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The South African government has quietly been piloting a new seed-funding programme and has wisely teamed up with universities to do so. A new call closes on 2 October.
The programme, which the Minister of Science and Technology Naledi Pando said in July was still in the pilot stage, was launched two years ago by the long embattled Technology Innovation Agency (TIA).
The seed fund is welcome news from an agency that has suffered from the departure of key staff and one having to deal with a recent budget cut.
South African entrepreneurs with good ideas are badly in need of small grants to help test and commercialise their ideas. Once the idea takes off they might more easily be able to get funding from a bank or venture capital fund.
Where’s the seed?
In a survey in June South Africa tech startups listed access to finance as a top concern. The survey also revealed that 44% of those that were able to get funding, received investments of less than R50 000. Only 16% said they had received more than R1-million.
The authors said this raised the question of why South Africa does not have more seed funding rather than equity or royalty splits for financing such startups.
In a recent Financial Mail article, venture capitalist Keet van Zyl of Knife Capital suggested that the government could put out challenges to startups to solve specific issues to catalyse growth. TIA’s latest call may show that the government is listening.
TIA has so far run two rounds of seed funding for its fund targeting universities (the HEI Seed Fund). In the first, in the 2013/14 financial year, it disbursed R26.8-million to 70 projects, while in the second, held in the 2014/15 year, it disbursed R43.7-million, according to the agency’s 2014/15 annual report.
A further R33-million had been invested in 74 projects through another seed fund where TIA partners with seven regional organisations in provinces (including development finance institutions and incubators). These organisations contributed an additional R30-million.
The organisations are as follows: the Cape Craft Design Institute, The Innovation Hub, Smart Exchange, Invotech, the Free State Development Corporation, the Eastern Cape Development Corporation and the Limpopo Economic Development Agency.
In July Pandor said discussions were ongoing between the department and TIA, as well as other stakeholders to leverage more funds.
Under the latest call for its HEI Seed Fund, which went out two months ago, TIA is looking to fund 50 startups with a collective R25-million, TIA communication manager Chriszelle Vorster said this week.
Each project would be limited to a maximum of R500 000 in funding and entrepreneurs can use the funds to help develop prototypes, proof of concepts and businesses cases that could be used for further development.
Each applicant is required to work with a their respective technology transfer office which will then prioritise a list of projects and submit it to TIA to draw up the final list.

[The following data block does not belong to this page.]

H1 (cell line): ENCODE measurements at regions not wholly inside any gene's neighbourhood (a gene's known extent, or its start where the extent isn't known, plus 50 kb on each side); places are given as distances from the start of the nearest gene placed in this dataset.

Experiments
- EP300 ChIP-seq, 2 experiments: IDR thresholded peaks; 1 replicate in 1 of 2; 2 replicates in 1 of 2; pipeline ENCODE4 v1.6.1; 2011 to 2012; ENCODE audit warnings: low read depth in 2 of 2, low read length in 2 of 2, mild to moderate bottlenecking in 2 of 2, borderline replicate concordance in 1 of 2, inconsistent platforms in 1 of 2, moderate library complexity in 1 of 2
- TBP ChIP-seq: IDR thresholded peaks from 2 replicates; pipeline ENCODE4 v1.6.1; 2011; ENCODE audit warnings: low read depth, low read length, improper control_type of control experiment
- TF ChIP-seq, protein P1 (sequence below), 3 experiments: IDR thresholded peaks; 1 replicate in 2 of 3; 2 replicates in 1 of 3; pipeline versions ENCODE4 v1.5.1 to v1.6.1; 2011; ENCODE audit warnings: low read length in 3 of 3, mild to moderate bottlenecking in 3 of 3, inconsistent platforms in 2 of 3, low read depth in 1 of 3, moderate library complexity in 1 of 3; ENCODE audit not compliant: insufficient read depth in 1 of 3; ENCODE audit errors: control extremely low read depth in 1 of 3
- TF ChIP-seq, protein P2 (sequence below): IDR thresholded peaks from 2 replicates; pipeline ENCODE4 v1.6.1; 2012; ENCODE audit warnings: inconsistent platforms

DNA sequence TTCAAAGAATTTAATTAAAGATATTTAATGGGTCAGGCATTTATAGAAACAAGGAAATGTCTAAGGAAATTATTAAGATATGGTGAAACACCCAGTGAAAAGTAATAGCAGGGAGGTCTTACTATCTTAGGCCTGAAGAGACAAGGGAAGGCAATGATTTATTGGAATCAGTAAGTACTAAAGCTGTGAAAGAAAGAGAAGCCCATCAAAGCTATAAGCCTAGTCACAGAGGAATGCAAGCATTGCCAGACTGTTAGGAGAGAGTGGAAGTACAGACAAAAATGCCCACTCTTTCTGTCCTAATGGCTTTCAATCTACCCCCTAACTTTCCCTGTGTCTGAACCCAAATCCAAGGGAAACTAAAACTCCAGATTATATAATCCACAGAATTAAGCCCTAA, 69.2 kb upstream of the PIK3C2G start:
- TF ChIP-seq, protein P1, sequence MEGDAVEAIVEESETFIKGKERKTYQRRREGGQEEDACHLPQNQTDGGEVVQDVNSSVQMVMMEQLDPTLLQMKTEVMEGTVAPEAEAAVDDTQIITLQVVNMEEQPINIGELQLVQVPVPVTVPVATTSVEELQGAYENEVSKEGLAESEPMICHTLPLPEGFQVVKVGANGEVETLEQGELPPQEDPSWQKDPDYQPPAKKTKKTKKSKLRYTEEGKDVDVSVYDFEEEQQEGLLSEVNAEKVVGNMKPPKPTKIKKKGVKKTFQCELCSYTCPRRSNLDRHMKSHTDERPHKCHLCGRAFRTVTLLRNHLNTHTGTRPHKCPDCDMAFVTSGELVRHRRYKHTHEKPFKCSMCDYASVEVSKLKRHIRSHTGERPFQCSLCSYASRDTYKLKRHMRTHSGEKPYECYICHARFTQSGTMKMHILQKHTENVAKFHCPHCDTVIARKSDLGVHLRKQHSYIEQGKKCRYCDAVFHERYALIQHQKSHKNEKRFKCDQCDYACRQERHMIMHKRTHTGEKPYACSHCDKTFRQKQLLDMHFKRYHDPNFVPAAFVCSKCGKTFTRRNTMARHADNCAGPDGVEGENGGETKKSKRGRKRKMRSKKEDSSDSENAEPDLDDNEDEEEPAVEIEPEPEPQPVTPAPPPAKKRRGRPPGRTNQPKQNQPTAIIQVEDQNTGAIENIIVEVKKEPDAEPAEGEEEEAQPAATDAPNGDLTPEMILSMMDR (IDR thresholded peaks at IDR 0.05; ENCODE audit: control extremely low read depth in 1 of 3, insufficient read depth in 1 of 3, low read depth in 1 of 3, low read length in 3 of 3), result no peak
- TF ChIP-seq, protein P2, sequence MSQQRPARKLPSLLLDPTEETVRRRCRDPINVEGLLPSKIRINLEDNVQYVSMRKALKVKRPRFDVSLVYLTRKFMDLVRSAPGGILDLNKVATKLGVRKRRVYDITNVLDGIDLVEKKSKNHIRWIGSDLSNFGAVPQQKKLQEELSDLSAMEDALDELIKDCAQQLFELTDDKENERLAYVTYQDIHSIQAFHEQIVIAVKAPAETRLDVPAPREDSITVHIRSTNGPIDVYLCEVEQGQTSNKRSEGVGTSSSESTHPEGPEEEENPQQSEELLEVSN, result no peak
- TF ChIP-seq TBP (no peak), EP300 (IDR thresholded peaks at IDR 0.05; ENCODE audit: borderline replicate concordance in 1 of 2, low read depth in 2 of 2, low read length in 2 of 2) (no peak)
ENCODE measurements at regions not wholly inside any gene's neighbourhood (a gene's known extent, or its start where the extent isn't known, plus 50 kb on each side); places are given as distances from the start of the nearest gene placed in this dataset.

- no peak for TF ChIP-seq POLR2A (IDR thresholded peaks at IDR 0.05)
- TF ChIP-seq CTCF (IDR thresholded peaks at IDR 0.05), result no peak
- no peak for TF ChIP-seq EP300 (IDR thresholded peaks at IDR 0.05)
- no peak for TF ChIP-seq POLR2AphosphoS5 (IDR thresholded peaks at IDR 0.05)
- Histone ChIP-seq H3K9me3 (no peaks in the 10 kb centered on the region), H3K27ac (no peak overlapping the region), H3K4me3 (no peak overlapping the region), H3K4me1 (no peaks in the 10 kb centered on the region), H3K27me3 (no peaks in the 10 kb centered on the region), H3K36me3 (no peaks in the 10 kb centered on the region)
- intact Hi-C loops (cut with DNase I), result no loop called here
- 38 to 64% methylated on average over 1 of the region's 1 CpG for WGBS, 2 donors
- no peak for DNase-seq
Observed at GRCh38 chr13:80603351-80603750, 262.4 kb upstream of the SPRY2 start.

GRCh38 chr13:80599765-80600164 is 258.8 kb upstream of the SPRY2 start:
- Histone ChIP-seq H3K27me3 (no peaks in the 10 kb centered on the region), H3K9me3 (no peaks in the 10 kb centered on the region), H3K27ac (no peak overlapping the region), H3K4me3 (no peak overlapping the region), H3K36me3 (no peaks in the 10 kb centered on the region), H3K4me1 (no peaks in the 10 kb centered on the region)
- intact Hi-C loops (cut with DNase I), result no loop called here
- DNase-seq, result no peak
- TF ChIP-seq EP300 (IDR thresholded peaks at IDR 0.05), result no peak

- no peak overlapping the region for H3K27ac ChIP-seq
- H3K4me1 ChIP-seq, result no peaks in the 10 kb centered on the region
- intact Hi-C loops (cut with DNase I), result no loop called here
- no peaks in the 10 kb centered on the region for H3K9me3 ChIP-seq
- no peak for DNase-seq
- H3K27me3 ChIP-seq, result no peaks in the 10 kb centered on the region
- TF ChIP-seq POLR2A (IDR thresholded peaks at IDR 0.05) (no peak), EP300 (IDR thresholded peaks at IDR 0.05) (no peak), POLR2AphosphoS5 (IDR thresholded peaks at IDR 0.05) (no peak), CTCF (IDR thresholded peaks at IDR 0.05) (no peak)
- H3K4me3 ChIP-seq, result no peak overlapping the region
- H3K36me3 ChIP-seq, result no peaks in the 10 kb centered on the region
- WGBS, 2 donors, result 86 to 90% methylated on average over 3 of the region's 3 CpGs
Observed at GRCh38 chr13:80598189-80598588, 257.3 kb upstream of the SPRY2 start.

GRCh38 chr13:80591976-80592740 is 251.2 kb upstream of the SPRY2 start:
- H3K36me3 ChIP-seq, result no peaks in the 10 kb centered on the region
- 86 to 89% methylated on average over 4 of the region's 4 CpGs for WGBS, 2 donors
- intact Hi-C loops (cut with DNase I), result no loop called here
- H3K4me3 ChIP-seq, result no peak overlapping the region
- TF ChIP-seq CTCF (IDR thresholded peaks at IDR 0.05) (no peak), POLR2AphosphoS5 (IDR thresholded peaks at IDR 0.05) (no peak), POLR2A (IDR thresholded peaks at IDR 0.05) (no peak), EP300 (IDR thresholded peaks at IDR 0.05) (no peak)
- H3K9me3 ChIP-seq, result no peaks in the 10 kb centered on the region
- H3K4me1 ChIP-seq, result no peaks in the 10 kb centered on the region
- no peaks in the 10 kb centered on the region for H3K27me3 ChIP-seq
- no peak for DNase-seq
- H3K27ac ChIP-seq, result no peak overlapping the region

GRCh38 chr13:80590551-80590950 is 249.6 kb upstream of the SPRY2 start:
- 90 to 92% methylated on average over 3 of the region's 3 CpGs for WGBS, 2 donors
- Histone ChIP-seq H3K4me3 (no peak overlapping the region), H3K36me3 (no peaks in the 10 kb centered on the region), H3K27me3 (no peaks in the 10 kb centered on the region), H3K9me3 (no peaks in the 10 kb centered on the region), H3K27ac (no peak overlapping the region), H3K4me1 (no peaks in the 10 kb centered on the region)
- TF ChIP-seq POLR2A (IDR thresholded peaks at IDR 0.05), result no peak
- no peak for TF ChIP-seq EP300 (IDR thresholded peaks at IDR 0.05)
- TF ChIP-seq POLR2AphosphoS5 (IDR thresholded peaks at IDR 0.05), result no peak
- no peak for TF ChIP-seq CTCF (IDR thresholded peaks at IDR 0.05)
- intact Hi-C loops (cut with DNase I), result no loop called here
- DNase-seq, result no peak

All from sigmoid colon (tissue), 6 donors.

Vorster said TIA has also initiate efforts to explore whether the agency can extend its partnership model for seed funding to science councils as well.
Partnering with universities and other organisations that can help select and assist those with good ideas seems to be the way to go.
For many years Chile’s small business agency Corfo worked with incubators and trade organisations to disburse seed funding to entrepreneurs with bright ideas.
Between 2010 and 2013, 620 enterprises received seed capital worth 12 000 million pesos (US$17-million). However in 2013 Corfo decided that entrepreneurs can instead apply directly to the agency, through specific seed funding rounds (last year it offered two such rounds).
This was partly to ensure that entrepreneurs in those regions in Chile where there are no or few entities to team up with, were not prevented from pitching.
Corfo’s experience however still offers two key lessons to South Africa.
Competitive as possible
The first is to make the decision on which firms to fund, as competitive as possible. Last month Corfo awarded its first 2015 round of seed funding to 53 entrepreneurs — chosen from a mammoth 2 200 that applied from April.
An external panel of experts evaluates applications, to ensure fairness and objectivity in the selection process. Those that Corfo opts to fund are then announced on its website.
Marcelo Diaz Bowen, the former manager of IncubaUC, said those that aren’t selected in one round can always apply for funding in the next one. Corfo also provides feedback to applicants and in this way applicants can opt to adapt their idea.
Skin in the game
The next lesson is to ensure that entrepreneurs also contribute some of the funding themselves. To get funding from Corfo’s seed fund (which contributes up 25 million pesos — about US$35 000) applicants must cover 25% of project costs.
Ultimately TIA’s introduction of seed funding is a welcome development and could help fund many new bright ideas, some of which could good turn into potential money spinners, creating the thousands of jobs that the country badly needs.
Image by Chris Eason via Flickr
This article originally appeared on Small Business Insight, a Burn Media publishing partner, with the headline ‘South Africa hopes to seed new start-ups’. Stephen Timm writes on small business and is presently in Cape Town, South Africa. Click here to sign up to his monthly newsletter. Follow him on Twitter at @Smallbinsight and on Facebook.